The presumed abductions of Faye and John Whatley in 1976 is pretty bizarre and I thought I’d blog about it cause I’ve never had a case before where the only thing that seemed to be missing from the house besides the people was a part of the house itself. The cops seem to have given up on solving the case, which is going on 45 years old.
Some questions that occurred to me as I was researching the case, and for which I found no answers in the news articles at the time.
- Did the Whatleys lock their doors? They seem to have lived out in the country, so perhaps they didn’t bother.
- Did the couple own any guns, or know how to use them? If so, was one of those guns a .22?
- Where was the barn in which the door was located? If it had been searched multiple times before, it was probably pretty close to their home. Was it on the Whatleys’ property? Is it possible the door could have been missed in previous searches?
- When the door was found, was there any blood or fingerprints or other physical evidence on it? Had it been wiped off? While 1976 forensics were quite primitive compared to today, they should have been able to detect blood and type it.
- Are they 100% sure it was the Whatleys’ door that turned up in that barn? I don’t know much about doors but they all pretty much look alike, and unless it was a custom-made one or something, wouldn’t it be hard to tell the Whatley’s door from a similar-looking mahogany door?
- This was a second marriage for John and I think for Faye also. Were there any issues within the two sides of the family? Any personal grudges, any ne’er-do-well children or grandchildren or in-laws or anything like that?
- Who was expected to inherit the couple’s estate once they passed? Did they have life insurance? Have they ever been declared dead, and if so, when?
- Henry Lee Lucas confessed to killing them, but Lucas seems to have confessed to virtually every crime that was put in front him and most of his confessions turned out to be false. Is there any actual evidence to back up his statement? Is he still considered a possible suspect?
The whole thing makes no sense. How does it happen that people (and there had to be more than one person involved in this) somehow get into the house without leaving signs of a break-in, subdue or kill the Whatleys without leaving any evidence of a struggle (save the single gunshot fired from inside the house; what happened there?), remove a door from its hinges and take that too, take the Whatleys and the door away without bothering to steal anything else, and then go and put the door up in a barn loft and do god-knows-what with the Whatleys, then never make a ransom demand or anything, and keep their mouths shut about it during the ensuing years? What does anyone gain by that?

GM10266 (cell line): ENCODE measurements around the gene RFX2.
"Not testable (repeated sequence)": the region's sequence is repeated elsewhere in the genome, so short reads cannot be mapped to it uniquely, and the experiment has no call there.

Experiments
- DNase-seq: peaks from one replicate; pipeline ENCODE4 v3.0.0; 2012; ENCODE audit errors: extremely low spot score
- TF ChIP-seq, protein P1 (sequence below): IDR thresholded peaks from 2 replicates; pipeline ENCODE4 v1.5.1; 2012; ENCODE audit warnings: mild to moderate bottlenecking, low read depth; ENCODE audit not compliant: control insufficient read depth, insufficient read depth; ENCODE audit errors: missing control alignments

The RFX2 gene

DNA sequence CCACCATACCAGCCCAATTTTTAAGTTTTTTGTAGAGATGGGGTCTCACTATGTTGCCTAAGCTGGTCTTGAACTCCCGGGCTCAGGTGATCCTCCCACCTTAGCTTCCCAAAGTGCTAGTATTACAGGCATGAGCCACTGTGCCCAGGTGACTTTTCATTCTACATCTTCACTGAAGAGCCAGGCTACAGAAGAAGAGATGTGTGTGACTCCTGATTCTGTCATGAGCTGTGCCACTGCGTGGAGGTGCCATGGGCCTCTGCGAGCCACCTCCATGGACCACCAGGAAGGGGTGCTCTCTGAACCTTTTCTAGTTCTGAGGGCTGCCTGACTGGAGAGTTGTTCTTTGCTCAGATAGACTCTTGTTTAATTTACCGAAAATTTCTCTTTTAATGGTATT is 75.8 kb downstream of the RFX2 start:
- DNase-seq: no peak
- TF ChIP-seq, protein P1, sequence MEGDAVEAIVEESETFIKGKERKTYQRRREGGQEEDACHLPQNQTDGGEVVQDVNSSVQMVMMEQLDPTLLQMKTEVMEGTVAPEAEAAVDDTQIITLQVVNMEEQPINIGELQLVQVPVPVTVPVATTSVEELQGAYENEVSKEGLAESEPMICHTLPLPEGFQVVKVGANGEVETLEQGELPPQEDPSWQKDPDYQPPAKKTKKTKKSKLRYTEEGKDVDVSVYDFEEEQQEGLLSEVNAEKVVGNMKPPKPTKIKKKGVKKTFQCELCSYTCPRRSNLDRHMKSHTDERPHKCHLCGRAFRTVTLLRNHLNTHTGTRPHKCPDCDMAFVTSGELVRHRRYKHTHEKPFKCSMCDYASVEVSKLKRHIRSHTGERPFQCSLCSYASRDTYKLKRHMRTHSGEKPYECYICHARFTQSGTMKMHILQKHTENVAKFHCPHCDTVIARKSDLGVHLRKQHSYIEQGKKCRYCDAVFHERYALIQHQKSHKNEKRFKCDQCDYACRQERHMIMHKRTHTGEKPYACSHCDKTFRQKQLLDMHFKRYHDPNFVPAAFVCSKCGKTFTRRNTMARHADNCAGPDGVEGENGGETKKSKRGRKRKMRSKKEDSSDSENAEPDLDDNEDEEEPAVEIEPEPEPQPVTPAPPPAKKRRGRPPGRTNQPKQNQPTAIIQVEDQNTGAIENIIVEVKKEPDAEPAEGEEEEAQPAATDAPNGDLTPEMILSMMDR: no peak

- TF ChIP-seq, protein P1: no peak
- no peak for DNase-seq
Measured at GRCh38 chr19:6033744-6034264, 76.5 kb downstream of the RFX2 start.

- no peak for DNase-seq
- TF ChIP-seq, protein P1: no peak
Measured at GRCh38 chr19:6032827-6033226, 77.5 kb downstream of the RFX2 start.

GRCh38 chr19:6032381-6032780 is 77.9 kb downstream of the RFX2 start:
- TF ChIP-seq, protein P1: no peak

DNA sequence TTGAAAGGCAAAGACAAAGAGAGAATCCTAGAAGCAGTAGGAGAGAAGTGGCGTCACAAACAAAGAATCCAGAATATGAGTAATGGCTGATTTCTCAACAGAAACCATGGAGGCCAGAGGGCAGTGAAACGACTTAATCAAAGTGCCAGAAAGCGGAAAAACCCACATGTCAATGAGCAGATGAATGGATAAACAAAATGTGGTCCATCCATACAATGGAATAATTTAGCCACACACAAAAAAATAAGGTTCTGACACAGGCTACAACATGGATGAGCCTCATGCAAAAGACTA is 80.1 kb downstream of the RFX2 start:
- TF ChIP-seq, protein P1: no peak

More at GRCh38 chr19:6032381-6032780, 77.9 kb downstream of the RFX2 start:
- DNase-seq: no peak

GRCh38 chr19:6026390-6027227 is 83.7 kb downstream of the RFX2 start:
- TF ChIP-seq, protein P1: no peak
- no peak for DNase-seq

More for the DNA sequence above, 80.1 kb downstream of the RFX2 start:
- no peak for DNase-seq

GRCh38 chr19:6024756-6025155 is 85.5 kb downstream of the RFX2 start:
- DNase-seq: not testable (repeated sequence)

I’m not discounting Lucas entirely. He was a legit serial killer and seemed to like going around the country with his buddy Ottis Toole murdering people for no reason whatsoever. But as I said, he confessed to a lot of things he didn’t do, and this operation seems to be a bit too organized for him.
This week’s featured missing person is Clinton Javon Prater, a 28-year-old man who disappeared from Natchez, Mississippi in early January 2008. The date of disappearance is given as January 10, which is the date it was reported; however, by then no one had seen him in “more than a week.”
He lived in a boarding house. When he went missing he took nothing with him, except for the medication he took for his mental illness. What the drugs were, and what his mental illness was, I don’t know.
Prater’s loved ones described him as a very quiet person with few friends, and said he would be easy to take advantage of. There’s been no sign of him in over twelve years.